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What are the Chances?

 
I was listening to the Radiolab podcast Stochasticity yesterday as I walked to the shop. The presenters were talking to two women, both named Laura Buxton, who became friends years ago because one of them released a balloon with their name and address attached from their back garden and the other found it 150 miles away in their back garden. 

After Laura Two got in touch with Laura One they discovered other incredible similarities: they were both tall for their age, had brown hair and blue eyes, both had a labrador, black, a rabbit, grey, and a guinea pig with orange markings. They ended up in the local newspaper, and on national and even international television talking about how glad they were that fate had brought them together.

If that sounds astonishing, how about this? As I strolled along the river and the podcast turned to the question of the probability of Laura-like events, David Spiegelhalter, a renowned statistician, jogged past me.

What are the chances?

The podcast uses a golf analogy to get an intuitive idea of what is happening in these kinds of situations: when the ball is hit from the tee, the probability of it landing on a particular blade of grass is very low, but the probability of it landing on a blade of grass is very high.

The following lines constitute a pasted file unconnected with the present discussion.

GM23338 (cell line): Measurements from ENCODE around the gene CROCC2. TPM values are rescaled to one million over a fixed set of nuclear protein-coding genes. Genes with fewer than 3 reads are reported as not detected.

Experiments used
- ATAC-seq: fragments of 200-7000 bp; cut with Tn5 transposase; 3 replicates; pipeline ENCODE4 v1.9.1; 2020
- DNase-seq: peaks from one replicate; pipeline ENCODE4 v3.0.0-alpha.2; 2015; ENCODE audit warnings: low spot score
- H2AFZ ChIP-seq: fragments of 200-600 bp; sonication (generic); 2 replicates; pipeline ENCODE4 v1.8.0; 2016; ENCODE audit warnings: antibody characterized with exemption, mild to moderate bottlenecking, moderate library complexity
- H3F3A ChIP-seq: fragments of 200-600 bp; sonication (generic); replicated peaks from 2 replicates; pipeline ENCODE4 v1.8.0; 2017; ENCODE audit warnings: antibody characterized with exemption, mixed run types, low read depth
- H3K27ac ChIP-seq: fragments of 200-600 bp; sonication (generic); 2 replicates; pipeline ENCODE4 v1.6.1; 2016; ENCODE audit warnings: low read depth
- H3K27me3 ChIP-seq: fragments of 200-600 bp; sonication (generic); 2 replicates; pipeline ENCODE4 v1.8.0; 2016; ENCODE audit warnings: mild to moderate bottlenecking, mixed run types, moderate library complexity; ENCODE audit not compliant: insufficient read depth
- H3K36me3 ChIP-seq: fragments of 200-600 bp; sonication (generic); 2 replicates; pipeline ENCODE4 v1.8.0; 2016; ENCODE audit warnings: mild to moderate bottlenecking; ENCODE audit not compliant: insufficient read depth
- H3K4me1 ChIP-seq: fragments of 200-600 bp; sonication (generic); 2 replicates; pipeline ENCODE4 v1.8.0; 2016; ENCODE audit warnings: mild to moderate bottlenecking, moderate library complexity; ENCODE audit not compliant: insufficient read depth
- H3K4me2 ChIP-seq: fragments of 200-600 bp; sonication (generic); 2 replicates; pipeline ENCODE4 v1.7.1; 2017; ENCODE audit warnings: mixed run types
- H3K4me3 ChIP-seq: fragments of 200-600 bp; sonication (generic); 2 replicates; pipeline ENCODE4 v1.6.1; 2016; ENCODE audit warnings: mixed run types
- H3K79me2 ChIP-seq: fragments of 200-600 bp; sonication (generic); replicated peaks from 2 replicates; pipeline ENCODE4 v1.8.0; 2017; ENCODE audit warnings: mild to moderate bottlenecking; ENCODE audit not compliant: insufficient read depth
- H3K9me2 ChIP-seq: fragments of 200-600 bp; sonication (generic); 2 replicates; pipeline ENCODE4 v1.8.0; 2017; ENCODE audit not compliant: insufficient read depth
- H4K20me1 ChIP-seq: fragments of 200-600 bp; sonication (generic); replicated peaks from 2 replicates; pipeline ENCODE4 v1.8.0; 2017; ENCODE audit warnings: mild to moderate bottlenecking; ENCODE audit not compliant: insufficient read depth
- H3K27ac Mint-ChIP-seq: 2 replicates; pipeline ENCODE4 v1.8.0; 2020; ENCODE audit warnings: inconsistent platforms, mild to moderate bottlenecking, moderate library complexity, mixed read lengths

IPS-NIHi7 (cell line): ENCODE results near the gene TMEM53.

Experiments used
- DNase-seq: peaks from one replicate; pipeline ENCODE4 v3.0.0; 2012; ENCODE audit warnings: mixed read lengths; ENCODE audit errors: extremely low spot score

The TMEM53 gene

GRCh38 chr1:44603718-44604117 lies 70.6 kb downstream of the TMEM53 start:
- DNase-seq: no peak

When you are the blade of grass that the ball landed on, you will more likely prefer the OMG-fate-chose-me! interpretation, but to observers the it-was-coincidence-that-it-was-you big picture reading is usually more appropriate. 

There's an additional layer here too, the human factor. We like the story of the two Lauras but we need to be aware that (a) the storyteller's bias selects and blurs the details to make it more compelling, and (b) we have a listener's bias to buy that story. 

For example, the Radiolab report is coy about differences between the two girls, about the fact that the balloon was not found by the second Laura herself, and their ages. It turns out that one was "nearly 10" while the other was actually 10. 

This kind of insight can inform our testing in interesting ways, for example:

  • state a mission and/hypothesis before running an experiment, to avoid cherry-picking something that appears unusual or confirms our biases from the data afterwards
  • when an apparently surprising result presents itself, step back to ask whether it's the blade of grass or a blade of grass
  • think about whether to generate larger data sets, e.g. run the experiment 10, 100, or 1000 times to help identify true outliers more easily

Note 1: although I hadn't heard it before I started searching today, it turns out that the Laura Buxtons story is reasonably widely known. Here's a handful of other references: 1, 2, 3, 4.

Note 2: I think it was David Spiegelhalter. It was someone who looked like him, anyway.

Image: Champions

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    This article was curated as a part of #117th Issue of Software Testing Notes Newsletter.
    https://softwaretestingnotes.substack.com/p/issue-117-software-testing-notes
    Web: https://softwaretestingnotes.com

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